Tumors suck up so much cholesterol that LDL has been considered a vehicle for delivering antitumor drugs to cancer cells. Since cancer feeds on cholesterol, maybe we could stuff some chemo into it like a Trojan horse poison pill?

The uptake of LDL into tumors may be why people’s cholesterol levels drop low after they get cancer—the tumor is eating it up. In fact, patient survival may be lowest when cholesterol uptake is highest. “High LDL receptor content in breast cancer tissue seems to indicate a poor prognosis, [suggesting] that breast tumors rich in LDL receptors may grow rapidly [in the body].” We’ve known about this for decades. You can tell that was an old study because, when it was published in the ‘80s, only 1 in 11 American women got breast cancer.

If cholesterol increases breast cancer risk, what about the use of cholesterol-lowering drugs? See Statin Cholesterol Drugs and Invasive Breast Cancer.

More videos on broccoli and soy’s protective effects against breast cancer:

Some I didn’t mention include:

Michael Greger M.D.About Michael Greger M.D.Michael Greger, M.D., is a physician, author, and internationally recognized professional speaker on a number of important public health issues. Dr. Greger has lectured at the Conference on World Affairs, the National Institutes of Health, and the International Bird Flu Summit, testified before Congress, appeared on The Dr. Oz Show and The Colbert Report, and was invited as an expert witness in defense of Oprah Winfrey at the infamous “meat defamation” trial. Currently Dr. Greger proudly serves as the Director of Public Health and Animal Agriculture at the Humane Society of the United States.

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Pumpkin: Superfood Fall Planter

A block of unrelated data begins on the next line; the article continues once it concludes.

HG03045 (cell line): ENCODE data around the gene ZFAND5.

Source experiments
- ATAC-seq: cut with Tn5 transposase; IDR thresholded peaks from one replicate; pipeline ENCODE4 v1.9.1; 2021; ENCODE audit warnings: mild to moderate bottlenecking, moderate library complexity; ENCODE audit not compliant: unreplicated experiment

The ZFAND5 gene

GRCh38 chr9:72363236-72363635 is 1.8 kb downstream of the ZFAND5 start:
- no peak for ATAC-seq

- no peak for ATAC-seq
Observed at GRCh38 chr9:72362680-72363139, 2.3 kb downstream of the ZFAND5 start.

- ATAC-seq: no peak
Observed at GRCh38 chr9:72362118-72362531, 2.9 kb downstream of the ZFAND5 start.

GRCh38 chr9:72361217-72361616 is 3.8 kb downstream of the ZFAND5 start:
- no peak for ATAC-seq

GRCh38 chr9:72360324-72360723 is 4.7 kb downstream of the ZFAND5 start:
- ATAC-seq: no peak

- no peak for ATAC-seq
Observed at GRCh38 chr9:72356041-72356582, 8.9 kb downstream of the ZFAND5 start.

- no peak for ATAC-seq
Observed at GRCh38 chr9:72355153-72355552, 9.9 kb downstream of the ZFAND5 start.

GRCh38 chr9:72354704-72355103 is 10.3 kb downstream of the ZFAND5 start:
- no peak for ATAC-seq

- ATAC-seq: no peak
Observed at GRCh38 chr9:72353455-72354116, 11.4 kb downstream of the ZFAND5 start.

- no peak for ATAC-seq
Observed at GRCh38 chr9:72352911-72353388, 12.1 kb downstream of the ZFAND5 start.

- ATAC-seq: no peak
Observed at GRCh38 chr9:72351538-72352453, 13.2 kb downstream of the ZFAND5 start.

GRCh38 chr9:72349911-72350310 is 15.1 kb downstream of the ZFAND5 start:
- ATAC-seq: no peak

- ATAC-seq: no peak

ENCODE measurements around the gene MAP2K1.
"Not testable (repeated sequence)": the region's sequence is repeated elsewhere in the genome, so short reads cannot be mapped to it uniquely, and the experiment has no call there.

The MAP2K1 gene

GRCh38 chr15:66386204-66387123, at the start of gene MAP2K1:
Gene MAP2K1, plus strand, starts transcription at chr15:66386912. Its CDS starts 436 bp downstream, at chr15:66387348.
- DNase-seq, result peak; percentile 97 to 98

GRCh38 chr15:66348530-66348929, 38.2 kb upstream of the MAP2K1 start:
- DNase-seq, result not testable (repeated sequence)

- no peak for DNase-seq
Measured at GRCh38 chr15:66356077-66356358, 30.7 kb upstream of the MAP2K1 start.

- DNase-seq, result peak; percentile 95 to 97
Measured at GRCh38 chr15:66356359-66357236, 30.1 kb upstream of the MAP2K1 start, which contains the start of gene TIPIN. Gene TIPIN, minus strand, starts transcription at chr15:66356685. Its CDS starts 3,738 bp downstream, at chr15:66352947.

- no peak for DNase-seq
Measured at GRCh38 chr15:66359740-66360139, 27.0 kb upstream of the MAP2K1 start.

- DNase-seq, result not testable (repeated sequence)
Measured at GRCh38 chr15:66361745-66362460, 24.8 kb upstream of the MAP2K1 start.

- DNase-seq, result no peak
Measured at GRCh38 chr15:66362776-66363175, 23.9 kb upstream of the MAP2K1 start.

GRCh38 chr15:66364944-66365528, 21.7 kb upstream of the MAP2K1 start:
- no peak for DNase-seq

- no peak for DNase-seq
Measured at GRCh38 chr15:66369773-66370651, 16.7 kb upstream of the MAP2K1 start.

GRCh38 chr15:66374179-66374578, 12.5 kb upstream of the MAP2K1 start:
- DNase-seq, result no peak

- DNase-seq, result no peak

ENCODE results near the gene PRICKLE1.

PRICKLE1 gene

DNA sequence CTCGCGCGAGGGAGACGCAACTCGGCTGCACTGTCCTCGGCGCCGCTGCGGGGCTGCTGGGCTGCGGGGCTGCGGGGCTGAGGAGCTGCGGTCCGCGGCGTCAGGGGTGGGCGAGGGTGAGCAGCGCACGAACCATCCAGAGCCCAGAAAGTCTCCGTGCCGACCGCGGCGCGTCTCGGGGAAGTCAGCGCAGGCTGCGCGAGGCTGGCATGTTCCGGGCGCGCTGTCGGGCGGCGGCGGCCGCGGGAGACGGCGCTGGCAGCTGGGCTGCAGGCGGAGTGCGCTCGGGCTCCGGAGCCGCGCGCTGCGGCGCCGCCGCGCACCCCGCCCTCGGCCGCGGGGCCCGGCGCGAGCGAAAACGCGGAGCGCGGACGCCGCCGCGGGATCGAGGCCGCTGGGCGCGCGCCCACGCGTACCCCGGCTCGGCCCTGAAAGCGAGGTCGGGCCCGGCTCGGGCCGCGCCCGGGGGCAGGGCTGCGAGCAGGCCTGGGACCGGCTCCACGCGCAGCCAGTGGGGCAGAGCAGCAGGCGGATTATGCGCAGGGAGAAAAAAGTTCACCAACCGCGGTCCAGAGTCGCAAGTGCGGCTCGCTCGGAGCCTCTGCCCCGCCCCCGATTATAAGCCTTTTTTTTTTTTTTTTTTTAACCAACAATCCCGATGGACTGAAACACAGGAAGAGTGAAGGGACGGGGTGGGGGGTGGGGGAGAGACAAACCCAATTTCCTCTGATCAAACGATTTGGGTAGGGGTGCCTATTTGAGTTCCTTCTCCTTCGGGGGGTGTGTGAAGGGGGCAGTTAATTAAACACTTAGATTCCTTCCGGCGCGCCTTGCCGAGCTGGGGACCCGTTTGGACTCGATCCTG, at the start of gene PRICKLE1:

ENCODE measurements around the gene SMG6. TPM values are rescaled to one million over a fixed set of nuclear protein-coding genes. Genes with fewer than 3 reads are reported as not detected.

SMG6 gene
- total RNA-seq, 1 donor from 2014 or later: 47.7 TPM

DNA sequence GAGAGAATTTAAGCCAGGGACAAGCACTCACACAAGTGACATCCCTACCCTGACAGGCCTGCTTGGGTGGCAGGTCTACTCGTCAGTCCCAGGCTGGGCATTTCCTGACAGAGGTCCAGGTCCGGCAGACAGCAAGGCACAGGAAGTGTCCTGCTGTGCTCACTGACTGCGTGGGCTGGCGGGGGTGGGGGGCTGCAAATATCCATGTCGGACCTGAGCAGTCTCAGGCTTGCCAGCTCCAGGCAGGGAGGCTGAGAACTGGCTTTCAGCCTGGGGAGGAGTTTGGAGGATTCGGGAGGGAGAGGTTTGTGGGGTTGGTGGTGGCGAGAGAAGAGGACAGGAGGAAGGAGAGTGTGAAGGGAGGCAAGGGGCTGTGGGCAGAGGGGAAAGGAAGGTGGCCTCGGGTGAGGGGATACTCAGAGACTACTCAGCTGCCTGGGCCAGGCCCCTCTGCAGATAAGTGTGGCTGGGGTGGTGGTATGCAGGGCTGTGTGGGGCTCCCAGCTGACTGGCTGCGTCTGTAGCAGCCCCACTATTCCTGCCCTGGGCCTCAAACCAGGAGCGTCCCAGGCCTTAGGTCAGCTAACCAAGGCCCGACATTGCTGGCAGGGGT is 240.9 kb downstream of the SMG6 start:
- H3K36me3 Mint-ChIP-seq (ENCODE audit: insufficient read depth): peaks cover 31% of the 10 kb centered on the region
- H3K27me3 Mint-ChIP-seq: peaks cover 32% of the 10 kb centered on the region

Pumpkin Superfood Planter Ideas For Breast Cancer GardenBy: Breast Cancer Yoga Staff.

Lets take advantage of the key nutrients in pumpkin and make a beautiful fall planter at the same time. Pumpkin packs an abundance of disease-fighting nutrients, including potassium, pantothenic acid, magnesium, and vitamins C and E. The key nutrient that boosts pumpkin to the top of the superfoods list is the synergistic combination of carotenoid. We have included instructions for a pumpkin planter and how to make pumpkin seeds.

How To Make A Pumpkin Planter


  • Flowers that will hold up to the fall temperatures in your area (if you are unsure ask a local nursery)
  • Pumpkin large enough for the flowers
  • Knife for carving
  • Soil for planters

Cut a hole around the stem of the pumpkin large enough for the flowers to easily be put inside.  Clean out the pumpkin, and save the seeds, cause they’re yummy.  Next, I used wooden skewers to punch a few holes into the bottom of the pumpkin.  You could also cut a small hole into the bottom with a knife.  Put a little soil into the bottom of the pumpkin and then carefully put the flowers in.  Water and make sure it is draining well.  All done!

Don’t toss those pumpkin seeds! Toast or roast pumpkin seeds in your oven in no time at all. They can can be salted or spiced to suit your palate. The shells are an edible cancer fighting superfood.

Simple Pumpkin Seed Recipe


  • Pumpkin seeds
  • Organic cooking spray or olive oil
  • Optional Himalayan pink salt, garlic, onion powder or other seasonings of choice


  1. Rinse pumpkin seeds. Use your fingers to remove all the pulp. Drain pumpkin seeds and discard pulp. Spread out on a cookie sheet to dry overnight.
  2. Preheat oven to 250 F. Line a baking sheet with non-stick foil.
  3. Toss pumpkin seeds in olive oil, or spray with cooking spray. Sprinkle with salt, garlic powder, onion powder, seasoned salt, cayenne pepper, or your choice of seasonings. Toss to coat.